On my absence
2016 has been a very bad year for me posting-wise so far. Last year I was usually able to stick to my self-imposed posting schedule, of about 2 per week.
Since the beginning of the year this frequency has plummeted. Sorry for that. There is a couple of reasons involved, too much business travel, late nights at the office, some long week-ends / short vacation, and most recently, a nasty gastro-intestinal flu that isn’t fully over yet. Plus there’s been a bit of a writing block on the occasional days that I could have written.
Well anyhow, I really hope you should be able to read my posts more often in the future, fingers crossed.
Thanks in any case for your loyalty, my dear readers. Very much appreciated.
Schubert’s String Quintet
Yes, I’ve written about it before. Schubert’s string quartet, to me personally the highest peak that chamber music ever reached (sorry LvB fans).
I’ve already recommended the Pavel Haas Quartet’s version here, the Takacs also have done a beautiful version.
So there is obviously no need to talk about it again.
Well, actually there is. The reason is called Quatuor Ebène. This French quartet is noteworthy not only for being one of the leading classical string quartets of our time, but also do crossover, i.e. interpret Jazz and contemporary musical classically.
I must admit the term crossover usually makes me run away as fast as I can, as it is usually just horrible André Rieu / David Garrett / Vanessa Mae etc. trash (sorry, but I really can’t help it, that’s about the only word that expresses what I feel about this stuff).
But obviously to every rule there is an exception. Ebène is one of the few classical artists to really pull this off well!
Back to Schubert.
Schubert: Quintet & Lieder – Quatuor Ebène – Gautier Capuçon – Matthias Gerne (ERATO/WARNER 2016)
I would have checked out this album even without a “Choc” from Classica and an Editor’s Choice recommendation by Gramophone. But obviously, having the highest possible endorsement from both of my favorite classical magazines helped.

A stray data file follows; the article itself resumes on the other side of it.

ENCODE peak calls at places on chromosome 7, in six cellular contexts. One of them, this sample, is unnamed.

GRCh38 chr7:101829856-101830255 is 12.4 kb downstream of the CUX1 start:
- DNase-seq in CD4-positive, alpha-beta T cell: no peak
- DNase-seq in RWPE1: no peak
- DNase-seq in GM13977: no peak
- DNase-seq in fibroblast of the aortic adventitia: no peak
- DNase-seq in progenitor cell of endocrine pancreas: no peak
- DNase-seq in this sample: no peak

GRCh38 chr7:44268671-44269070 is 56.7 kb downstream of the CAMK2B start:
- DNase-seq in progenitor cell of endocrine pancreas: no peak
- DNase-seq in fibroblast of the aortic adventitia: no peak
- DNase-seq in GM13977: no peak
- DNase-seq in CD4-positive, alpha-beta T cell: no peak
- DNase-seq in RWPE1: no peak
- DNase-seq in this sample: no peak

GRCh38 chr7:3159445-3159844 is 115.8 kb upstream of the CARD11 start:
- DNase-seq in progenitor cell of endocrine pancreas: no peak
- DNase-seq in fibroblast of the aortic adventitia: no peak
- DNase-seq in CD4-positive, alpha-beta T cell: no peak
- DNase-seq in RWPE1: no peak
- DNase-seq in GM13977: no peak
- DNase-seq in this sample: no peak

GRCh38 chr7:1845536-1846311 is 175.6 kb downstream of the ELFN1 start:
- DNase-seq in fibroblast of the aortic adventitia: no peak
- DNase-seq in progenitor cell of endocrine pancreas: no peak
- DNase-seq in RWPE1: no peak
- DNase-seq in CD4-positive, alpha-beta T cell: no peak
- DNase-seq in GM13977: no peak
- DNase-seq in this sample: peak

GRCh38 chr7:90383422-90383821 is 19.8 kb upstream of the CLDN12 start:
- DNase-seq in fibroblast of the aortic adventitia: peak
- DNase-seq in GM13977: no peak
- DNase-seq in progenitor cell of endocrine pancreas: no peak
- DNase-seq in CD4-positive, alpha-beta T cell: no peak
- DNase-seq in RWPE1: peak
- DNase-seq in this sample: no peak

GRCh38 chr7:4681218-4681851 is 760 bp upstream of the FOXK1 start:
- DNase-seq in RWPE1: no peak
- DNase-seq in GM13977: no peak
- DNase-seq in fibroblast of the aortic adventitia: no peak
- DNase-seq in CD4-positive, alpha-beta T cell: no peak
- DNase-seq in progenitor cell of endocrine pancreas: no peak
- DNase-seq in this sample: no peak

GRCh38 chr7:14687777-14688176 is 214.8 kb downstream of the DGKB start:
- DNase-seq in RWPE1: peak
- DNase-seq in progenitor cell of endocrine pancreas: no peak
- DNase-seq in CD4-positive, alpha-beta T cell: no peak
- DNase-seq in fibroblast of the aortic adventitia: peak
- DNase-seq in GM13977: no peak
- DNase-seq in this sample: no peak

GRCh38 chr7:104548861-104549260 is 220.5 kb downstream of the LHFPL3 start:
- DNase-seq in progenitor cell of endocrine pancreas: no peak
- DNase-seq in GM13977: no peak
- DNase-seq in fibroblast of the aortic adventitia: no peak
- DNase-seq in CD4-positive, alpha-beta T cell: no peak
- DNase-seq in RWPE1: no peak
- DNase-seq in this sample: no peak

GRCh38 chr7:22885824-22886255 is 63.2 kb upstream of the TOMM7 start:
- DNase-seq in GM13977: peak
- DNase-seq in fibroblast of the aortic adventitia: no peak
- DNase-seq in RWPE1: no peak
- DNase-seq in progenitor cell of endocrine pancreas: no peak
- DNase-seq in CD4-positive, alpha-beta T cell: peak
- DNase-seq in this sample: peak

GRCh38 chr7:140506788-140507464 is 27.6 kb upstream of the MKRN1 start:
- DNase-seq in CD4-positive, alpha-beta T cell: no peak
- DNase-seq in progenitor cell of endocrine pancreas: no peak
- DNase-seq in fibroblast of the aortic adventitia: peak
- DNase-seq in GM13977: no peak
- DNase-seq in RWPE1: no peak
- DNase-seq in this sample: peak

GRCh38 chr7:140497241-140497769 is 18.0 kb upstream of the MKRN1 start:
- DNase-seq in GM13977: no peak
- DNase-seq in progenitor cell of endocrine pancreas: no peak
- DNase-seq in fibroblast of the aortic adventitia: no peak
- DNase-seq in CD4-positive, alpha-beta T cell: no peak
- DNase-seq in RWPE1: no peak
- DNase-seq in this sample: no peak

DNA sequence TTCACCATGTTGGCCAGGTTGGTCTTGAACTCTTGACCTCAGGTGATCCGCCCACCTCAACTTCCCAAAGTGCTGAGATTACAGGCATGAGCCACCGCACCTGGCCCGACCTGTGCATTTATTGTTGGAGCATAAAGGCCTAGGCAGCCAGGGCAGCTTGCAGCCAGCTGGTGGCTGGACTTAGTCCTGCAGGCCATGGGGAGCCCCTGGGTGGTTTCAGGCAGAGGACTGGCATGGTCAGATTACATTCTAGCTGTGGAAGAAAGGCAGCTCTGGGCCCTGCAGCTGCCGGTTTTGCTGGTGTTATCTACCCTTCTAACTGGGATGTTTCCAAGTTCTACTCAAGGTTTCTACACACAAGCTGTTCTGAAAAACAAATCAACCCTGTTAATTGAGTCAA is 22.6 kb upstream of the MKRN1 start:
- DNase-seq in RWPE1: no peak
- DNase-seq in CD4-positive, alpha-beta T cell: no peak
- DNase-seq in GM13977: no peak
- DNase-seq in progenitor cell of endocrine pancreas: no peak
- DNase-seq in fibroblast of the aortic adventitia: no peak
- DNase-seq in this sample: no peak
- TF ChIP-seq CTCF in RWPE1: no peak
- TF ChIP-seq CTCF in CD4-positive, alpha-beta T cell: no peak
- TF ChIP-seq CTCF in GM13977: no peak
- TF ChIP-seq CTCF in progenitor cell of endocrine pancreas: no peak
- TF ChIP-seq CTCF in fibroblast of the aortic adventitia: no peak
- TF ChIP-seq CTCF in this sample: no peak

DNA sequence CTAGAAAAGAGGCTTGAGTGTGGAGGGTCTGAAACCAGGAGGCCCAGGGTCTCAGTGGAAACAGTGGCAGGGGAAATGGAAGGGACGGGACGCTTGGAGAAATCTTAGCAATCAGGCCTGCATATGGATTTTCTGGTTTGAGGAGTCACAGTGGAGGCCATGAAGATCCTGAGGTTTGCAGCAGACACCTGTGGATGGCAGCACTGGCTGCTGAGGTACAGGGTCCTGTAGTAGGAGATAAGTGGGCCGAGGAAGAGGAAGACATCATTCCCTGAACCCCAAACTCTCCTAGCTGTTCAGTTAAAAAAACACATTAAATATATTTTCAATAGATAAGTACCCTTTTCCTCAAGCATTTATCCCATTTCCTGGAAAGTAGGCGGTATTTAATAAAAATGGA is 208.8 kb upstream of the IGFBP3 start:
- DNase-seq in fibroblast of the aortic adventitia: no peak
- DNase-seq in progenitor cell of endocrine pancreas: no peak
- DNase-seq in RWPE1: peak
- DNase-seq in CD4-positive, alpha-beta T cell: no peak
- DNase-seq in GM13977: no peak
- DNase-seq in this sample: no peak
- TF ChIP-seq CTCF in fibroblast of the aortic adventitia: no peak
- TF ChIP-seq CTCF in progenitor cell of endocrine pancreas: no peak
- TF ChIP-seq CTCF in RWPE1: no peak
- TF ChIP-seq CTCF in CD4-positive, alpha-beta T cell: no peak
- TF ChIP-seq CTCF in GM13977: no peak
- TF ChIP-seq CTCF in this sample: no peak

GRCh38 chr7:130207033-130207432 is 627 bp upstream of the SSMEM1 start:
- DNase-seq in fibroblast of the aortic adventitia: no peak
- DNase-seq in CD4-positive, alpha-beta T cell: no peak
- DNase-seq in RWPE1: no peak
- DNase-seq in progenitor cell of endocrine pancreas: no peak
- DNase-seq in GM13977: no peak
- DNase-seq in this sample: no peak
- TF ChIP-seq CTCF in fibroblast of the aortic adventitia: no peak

Let’s write about the Quatuor first. They are joined by Gautier Capuçon on 2nd cello. Gautier is the younger brother of the well-known violinist Renaud.
So what makes this recording so special? Two words spring to mind, rough and fresh. Rough isn’t meant that this is not high quality playing, far from that. But there is a real direct quality in the playing, that let’s you notice all the little angles and details than more polished recordings.
I’ve mentioned the energy that sets apart the Pavel Haas Quartet’s reading. You’ll find some of this here, but overall this is even more “chamberesque” (is this a word?) and intimate in this reading with Ebène.
This recording never just let’s you enjoy it, this album forces you to live the music.
The String quintet is already nearly 1h long, so many other artist would have just stopped there. Here however, you get an interesting bonus. Schubert is obviously famous for his Lieder (songs), and many of his chamber works are inspired by his songs (e.g. Death and the Maiden, see also here).
Usually, these songs have a piano arrangement. I must admit, I’ve never heard them with a string quartet supporting the singer. Well, here we go. And obviously, you don’t just get any kind of singer, you get Matthias Goerne, a Schubert legend. It is surprising how well this works. This is really way more than just a filler.
My rating: 5 stars – absolutely worth checking out, even if you already own the Haas or another reference version.